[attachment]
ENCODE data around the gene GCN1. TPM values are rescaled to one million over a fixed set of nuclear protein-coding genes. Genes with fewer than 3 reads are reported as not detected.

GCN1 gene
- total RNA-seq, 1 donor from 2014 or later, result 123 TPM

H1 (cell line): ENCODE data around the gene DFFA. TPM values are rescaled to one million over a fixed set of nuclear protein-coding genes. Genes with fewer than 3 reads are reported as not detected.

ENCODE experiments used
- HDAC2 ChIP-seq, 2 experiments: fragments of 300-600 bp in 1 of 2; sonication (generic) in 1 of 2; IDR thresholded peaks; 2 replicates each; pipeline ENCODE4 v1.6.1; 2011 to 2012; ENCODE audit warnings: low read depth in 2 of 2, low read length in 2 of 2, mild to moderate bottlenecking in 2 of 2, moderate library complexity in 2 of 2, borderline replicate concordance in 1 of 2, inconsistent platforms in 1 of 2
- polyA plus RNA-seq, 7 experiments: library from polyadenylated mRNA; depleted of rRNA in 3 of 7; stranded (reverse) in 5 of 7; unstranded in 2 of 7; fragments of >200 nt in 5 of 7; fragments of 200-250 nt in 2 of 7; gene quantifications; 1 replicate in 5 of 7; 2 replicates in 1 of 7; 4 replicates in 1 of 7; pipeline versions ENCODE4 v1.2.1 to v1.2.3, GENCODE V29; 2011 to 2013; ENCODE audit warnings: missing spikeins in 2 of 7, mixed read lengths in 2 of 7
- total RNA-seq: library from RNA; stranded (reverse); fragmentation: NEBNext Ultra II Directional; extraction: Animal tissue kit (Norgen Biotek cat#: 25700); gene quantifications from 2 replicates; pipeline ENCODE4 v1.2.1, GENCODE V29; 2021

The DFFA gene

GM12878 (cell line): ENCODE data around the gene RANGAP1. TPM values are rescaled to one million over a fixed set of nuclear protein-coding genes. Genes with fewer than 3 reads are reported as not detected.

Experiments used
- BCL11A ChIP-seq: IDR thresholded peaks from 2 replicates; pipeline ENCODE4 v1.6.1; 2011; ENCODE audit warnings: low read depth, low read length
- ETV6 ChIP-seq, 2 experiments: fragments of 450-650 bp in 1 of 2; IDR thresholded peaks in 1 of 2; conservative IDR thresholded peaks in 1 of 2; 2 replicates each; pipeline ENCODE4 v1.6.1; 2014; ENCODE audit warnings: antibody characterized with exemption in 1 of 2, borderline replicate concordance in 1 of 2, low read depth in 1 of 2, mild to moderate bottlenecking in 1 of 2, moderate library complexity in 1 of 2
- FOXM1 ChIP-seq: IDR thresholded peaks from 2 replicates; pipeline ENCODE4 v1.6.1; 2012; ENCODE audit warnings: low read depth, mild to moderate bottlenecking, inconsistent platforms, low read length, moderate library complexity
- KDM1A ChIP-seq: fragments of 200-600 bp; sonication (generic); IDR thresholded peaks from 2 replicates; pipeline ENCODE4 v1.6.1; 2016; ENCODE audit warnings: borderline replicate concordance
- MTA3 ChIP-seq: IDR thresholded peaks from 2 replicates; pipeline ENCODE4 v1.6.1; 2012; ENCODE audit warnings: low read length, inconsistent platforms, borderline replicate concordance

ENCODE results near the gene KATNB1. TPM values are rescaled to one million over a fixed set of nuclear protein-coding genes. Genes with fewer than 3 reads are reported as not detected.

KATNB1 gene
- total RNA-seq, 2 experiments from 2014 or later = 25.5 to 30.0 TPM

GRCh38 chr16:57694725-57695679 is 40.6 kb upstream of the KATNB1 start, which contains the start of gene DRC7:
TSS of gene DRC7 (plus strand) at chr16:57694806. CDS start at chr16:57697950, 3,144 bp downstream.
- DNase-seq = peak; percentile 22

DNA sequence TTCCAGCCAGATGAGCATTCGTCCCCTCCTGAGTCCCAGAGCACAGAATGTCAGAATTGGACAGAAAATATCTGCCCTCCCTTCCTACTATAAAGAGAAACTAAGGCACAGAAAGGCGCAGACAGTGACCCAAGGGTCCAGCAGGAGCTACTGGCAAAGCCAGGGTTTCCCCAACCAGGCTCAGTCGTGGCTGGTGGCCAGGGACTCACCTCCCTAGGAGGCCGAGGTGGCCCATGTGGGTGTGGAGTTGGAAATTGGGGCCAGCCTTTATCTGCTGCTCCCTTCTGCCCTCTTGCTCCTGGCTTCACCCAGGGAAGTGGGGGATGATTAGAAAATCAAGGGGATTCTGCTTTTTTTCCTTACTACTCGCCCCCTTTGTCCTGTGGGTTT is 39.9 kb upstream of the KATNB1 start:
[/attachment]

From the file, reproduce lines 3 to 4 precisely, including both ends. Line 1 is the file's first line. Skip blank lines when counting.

- total RNA-seq, 1 donor from 2014 or later, result 123 TPM

H1 (cell line): ENCODE data around the gene DFFA. TPM values are rescaled to one million over a fixed set of nuclear protein-coding genes. Genes with fewer than 3 reads are reported as not detected.